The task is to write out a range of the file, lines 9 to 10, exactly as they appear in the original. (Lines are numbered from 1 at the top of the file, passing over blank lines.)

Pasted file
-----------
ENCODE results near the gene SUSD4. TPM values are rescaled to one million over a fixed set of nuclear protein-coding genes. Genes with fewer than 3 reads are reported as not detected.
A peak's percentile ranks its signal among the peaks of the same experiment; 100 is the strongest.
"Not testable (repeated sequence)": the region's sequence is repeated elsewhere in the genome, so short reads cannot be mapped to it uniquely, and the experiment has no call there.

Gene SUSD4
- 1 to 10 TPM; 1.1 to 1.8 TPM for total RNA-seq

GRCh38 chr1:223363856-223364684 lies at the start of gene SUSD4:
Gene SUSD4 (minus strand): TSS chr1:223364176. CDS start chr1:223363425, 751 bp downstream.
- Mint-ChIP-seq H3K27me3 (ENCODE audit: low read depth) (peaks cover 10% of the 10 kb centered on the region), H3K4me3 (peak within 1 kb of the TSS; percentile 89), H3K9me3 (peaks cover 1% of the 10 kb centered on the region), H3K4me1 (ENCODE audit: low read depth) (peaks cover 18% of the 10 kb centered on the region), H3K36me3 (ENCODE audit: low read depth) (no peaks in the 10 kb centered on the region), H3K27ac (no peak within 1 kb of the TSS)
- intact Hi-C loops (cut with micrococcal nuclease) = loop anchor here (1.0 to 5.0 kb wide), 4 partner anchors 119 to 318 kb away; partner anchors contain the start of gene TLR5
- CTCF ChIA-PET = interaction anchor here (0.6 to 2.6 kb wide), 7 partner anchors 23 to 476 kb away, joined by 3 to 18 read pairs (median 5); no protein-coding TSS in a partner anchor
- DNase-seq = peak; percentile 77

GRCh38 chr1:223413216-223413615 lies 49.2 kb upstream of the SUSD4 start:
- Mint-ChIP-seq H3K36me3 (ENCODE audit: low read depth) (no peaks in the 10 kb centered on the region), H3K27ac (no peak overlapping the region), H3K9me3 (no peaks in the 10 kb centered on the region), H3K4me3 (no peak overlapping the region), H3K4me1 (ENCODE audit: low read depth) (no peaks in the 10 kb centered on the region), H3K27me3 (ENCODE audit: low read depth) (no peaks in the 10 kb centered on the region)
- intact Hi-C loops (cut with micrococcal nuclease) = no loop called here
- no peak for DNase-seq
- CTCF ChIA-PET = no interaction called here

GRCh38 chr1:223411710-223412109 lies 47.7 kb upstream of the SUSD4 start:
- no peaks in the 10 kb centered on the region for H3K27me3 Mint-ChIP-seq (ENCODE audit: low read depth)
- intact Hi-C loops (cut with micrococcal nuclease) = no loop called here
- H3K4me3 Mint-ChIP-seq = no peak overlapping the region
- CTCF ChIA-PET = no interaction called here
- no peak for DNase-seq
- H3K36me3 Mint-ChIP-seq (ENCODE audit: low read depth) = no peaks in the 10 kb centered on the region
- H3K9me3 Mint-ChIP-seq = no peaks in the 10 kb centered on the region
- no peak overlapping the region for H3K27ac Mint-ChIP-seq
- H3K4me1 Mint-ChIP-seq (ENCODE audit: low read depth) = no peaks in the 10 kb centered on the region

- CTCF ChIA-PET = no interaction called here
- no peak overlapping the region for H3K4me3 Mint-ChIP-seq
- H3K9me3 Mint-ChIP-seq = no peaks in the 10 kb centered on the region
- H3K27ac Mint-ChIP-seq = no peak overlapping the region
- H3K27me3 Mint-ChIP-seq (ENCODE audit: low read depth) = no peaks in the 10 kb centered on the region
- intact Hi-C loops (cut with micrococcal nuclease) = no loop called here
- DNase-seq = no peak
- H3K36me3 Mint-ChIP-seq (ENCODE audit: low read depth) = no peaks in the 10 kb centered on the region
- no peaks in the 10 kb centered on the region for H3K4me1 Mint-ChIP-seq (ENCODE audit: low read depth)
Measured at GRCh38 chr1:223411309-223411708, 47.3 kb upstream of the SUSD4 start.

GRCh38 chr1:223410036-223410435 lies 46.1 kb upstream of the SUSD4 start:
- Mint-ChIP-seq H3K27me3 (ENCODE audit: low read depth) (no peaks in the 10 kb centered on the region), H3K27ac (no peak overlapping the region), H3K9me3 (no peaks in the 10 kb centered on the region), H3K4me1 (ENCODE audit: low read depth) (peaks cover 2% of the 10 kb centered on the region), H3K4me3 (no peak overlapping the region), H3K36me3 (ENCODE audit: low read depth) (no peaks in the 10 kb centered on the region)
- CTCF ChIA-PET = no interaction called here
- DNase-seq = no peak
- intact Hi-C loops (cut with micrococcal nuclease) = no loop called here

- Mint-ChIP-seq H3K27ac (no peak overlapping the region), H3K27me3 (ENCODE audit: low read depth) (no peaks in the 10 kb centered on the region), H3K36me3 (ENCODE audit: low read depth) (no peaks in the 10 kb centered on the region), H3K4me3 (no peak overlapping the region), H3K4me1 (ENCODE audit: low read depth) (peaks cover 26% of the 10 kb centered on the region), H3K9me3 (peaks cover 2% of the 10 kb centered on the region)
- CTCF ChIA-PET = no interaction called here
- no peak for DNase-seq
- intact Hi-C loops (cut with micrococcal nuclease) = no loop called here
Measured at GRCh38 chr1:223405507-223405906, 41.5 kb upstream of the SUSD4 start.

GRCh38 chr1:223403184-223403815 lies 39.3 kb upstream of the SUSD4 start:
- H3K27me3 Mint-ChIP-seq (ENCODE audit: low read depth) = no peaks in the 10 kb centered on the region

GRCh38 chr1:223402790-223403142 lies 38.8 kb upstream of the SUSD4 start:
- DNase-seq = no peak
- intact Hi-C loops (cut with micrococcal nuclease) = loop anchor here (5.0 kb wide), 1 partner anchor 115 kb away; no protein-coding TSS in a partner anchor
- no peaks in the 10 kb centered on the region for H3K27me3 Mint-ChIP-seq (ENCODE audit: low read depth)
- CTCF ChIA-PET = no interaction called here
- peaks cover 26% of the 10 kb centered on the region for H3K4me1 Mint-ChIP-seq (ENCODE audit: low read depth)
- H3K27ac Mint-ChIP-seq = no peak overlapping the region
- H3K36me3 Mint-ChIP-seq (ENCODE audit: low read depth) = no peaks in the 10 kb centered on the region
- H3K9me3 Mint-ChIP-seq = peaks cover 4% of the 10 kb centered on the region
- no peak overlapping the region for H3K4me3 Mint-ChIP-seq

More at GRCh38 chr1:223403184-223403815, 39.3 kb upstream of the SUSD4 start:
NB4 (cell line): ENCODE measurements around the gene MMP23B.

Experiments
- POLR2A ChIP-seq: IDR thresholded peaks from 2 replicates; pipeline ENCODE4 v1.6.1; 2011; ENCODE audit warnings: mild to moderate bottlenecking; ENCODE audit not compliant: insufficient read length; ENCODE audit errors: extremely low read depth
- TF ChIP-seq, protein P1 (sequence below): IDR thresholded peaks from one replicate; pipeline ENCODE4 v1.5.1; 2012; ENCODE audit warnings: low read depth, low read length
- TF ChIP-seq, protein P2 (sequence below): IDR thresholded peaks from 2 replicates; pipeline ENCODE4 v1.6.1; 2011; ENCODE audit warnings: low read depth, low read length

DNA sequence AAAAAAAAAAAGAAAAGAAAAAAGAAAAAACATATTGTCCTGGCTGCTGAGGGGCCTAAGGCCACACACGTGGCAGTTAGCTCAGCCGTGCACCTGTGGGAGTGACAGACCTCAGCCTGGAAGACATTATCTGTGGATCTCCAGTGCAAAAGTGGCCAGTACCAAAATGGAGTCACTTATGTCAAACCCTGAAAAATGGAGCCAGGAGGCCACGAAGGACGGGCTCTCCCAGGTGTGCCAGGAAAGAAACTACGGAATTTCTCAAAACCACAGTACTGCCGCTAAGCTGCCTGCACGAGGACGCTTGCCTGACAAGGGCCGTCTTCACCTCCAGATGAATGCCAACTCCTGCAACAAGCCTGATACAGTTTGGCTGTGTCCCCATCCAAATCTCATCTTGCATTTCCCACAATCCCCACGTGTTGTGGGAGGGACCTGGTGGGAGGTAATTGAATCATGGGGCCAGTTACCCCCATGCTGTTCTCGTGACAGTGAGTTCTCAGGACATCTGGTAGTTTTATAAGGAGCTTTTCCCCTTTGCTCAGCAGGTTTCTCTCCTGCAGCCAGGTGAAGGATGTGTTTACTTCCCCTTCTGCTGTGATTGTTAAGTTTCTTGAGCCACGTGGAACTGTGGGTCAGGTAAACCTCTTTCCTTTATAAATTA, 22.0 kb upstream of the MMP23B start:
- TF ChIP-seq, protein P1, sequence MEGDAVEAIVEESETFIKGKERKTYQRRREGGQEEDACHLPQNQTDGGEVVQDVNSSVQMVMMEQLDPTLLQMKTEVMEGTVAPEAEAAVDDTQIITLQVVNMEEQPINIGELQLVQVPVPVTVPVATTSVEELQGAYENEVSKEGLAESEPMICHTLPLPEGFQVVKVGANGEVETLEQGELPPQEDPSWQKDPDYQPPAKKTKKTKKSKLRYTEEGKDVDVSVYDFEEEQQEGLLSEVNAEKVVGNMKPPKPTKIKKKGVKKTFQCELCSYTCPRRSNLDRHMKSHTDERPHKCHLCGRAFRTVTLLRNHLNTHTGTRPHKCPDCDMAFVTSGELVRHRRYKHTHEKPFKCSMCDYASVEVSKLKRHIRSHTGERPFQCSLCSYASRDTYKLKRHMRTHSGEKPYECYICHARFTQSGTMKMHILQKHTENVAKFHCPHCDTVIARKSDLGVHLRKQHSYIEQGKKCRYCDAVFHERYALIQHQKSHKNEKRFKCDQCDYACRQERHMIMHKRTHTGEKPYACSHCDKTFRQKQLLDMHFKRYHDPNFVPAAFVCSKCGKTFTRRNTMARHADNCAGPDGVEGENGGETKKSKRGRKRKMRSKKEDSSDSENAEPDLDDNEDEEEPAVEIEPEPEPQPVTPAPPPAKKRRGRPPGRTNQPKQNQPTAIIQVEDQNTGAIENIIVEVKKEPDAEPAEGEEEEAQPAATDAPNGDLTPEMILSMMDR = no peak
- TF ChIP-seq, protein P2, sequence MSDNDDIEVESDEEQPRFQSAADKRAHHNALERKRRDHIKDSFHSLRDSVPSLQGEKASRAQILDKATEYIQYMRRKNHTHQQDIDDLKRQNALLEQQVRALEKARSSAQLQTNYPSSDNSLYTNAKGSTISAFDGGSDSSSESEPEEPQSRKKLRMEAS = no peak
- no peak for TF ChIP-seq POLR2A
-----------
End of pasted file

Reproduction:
- intact Hi-C loops (cut with micrococcal nuclease) = loop anchor here (1.0 to 5.0 kb wide), 4 partner anchors 119 to 318 kb away; partner anchors contain the start of gene TLR5
- CTCF ChIA-PET = interaction anchor here (0.6 to 2.6 kb wide), 7 partner anchors 23 to 476 kb away, joined by 3 to 18 read pairs (median 5); no protein-coding TSS in a partner anchor